I need to "hit rock bottom", and other things we say that are not true

I used to believe the expression,"you need to hit rock bottom" was true. Until I watched a love one never hit it.

I sat in a circle and listened to the experts warn us, "there is no rock bottom." Funny, how we hang onto slogans and sayings as if they are truth, because they roll off of the tongue, they so easily come, they offer the dying on the vine a false sense of hope. I think it also gives us an excuse to eliminate ourselves from the equation...believing there is nothing I can do about it....washing our hands clean and walking away convincing those around us that I play no part in any of this....people have to learn to help themselves.

The Magnificat writes, "He is the One whose "heart is moved with pity" when he recognizes our bottomless need." The Gospel of Mark (Mk 6:34-44) tells us the story of the five thousand who were fed with just fives loaves and two fishes. And can we not all relate to that bottomless hunger, that painful, deep in our core, impossible need, we have all felt? That perhaps, this very second, you might be feeling?

In college I starved myself, literally, because I was hungry.

Because my need to be loved was bottomless.

My need to be noticed was bottomless.

My need to have purpose was bottomless.

My need to feel worthy was bottomless.

My need to be beautiful was bottomless.

My need to be desirable was bottomless.

My need to be wanted was bottomless.

My need to be set apart was bottomless.

My need to fit in was bottomless.

My need for life to have meaning was bottomless.

If you starve a plant it dies. (I know this first hand. I have a gift for killing plants.) In my twenties I figured, if I starved the insatiable craving - that inner scream and growl that never quieted down; if I numbed the very places of my heart that ached to the point of death, it too, would die. But it doesn't work that way, does it? The only thing that dies is yourself. The bottomless need lives on.

Because beneath the rocks at the bottom that you are waiting to hit, you all too soon discover....there is yet, more need below.

And I love how Mark tells us this story of the multiplication of the fishes and loaves, because you can almost hear the sarcasm in the disciples voices when He suggests that, rather than take the easy way out and send the poor lost sheep out to find food for themselves, that, they should feed the thousands themselves."Are we to buy two hundred days wages worth of food and give it to them to eat...you idiot?", they ask. Only I added the idiot part...because honestly, it is what they must have been thinking. The crowd was bottomless and their need was bottomless and to even hint that they were capable of such a miracle...to fill this flocks need....was ridiculous.

And they were right.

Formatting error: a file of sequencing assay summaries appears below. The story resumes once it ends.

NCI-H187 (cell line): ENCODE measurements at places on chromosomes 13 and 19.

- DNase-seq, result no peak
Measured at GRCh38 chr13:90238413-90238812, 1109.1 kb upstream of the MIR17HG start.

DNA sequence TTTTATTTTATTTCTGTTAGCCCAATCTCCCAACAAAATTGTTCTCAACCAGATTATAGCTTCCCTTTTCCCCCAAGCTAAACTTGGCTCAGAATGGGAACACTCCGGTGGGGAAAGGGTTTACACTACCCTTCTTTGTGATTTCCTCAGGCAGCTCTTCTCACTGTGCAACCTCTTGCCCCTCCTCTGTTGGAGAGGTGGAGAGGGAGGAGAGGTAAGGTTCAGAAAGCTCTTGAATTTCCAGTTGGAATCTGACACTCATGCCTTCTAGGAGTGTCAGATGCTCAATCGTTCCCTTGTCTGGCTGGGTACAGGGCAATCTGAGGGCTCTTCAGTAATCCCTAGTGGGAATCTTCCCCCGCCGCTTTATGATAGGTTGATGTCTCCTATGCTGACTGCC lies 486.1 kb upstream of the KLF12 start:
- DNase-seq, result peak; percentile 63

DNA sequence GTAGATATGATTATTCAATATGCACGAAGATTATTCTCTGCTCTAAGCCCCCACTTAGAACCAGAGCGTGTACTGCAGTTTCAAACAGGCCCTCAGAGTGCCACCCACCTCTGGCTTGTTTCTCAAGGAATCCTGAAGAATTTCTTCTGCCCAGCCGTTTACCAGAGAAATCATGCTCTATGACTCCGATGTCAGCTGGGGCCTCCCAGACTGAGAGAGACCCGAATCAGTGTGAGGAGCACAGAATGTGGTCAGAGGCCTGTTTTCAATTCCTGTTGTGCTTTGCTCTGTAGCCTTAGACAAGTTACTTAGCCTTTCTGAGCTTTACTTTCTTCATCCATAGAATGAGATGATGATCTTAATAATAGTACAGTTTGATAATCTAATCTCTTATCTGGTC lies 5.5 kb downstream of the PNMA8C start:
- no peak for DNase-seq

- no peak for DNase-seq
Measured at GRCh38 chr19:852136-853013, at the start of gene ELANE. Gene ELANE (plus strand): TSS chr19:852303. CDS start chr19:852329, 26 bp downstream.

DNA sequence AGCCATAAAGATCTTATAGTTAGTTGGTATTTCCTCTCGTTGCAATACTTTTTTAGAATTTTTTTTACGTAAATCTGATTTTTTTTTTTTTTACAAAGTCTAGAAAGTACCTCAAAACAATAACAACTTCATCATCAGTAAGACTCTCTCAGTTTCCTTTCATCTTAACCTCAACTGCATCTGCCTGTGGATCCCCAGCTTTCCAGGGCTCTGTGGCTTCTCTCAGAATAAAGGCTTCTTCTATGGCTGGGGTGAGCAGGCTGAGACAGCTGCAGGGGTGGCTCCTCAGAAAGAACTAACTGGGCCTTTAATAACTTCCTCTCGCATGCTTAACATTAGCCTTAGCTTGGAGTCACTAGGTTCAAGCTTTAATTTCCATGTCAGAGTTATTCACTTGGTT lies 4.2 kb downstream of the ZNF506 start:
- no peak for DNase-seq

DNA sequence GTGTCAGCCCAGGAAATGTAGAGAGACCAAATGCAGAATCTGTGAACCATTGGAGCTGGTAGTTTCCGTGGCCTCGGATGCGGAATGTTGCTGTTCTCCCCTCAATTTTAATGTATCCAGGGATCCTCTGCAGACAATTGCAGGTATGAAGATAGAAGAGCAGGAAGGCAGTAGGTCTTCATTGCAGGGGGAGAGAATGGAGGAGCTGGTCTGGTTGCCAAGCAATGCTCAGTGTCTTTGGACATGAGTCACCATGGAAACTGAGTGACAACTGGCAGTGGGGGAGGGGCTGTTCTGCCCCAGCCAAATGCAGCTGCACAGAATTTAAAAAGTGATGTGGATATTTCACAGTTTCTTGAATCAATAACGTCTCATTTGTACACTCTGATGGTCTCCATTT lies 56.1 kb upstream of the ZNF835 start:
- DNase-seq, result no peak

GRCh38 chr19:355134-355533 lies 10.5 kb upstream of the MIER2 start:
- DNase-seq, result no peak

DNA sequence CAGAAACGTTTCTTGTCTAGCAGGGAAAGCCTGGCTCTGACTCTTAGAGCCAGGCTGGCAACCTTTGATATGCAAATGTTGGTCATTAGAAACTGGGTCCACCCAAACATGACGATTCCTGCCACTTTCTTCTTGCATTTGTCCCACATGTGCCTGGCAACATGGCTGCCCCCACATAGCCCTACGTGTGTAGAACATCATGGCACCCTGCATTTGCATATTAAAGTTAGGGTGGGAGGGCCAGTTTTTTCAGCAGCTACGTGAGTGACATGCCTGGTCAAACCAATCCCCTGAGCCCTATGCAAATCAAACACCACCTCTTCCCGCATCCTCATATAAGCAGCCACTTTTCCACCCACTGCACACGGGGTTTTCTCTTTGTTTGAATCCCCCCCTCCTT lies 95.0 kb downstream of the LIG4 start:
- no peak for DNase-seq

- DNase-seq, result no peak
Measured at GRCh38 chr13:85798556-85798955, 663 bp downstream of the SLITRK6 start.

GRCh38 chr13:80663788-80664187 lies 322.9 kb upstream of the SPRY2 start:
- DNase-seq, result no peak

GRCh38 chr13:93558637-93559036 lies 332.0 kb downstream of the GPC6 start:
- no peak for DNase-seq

They were not capable of such a miracle.

But notice Who is.

Notice Who prays the blessing over the small offering. Notice Who does the breaking. Notice Who performs the miracle. It is not the disciples. And guess what? It is not us, either. It is God and God alone. He doesn't expect us to fill anyone or anything. He doesn't ask us to be the one that satisfies hunger - be it our own, or another's. All that He asks is that we bring to Him what we have, no matter how small; that we trust Him with what is most precious to us, what is most fragile, what is our absolute everything and what feels like all that we have left. He asks that we reach deep into our own bottomless need and with confidence, hand it over for good. And when we do this? When we play our part, not God's, when we keep ourselves in the story and stay obedient to His will, miracles happen. Fragments are leftover. Crowds are satisfied.

It is excruciating to watch those that you would give your own life for, those that you promised your life to, desperately try to fill their bottomless need with everything that will never satisfy. It is difficult to resist the temptation that perhaps, you did something wrong...that you are to blame for a life in darkness that they chose over a life with you. But you know what I think? I think that the reason spouses look for outside lovers, and children look for mind altering drugs, and women look to excessive dieting, and men look to the remote control, and too many look to pornography, and the world looks to too much of Netflix, or sugar, or alcohol or anything that stops the ache and the noise, and at least for the moment, feels good, is because there is no rock bottom.

But rather, there is simply, a ROCK.

A Rock that when struck, life giving waters flow from.

A Rock then when stood upon, is steady and level.

A Rock that is firm, unmovable, never changing, or prone to waver.

A Rock that offers His very body and blood, to everyone who believes in Him, by the miracle of the Eucharist. Real food. His entire heart. The cure to our confusion, the remedy to our disease. Ours for the taking. Every single day.

I never got to rock bottom, but I did come to Jesus.

And until our hunger comes face to face with Him, we will never be satisfied.

Until we recognize that the ache we feel is not for something but for someone, we will never be full.

It is God we need to find at the bottom of our brokenness.

Bring Him whatever you have.

His love is bottomless.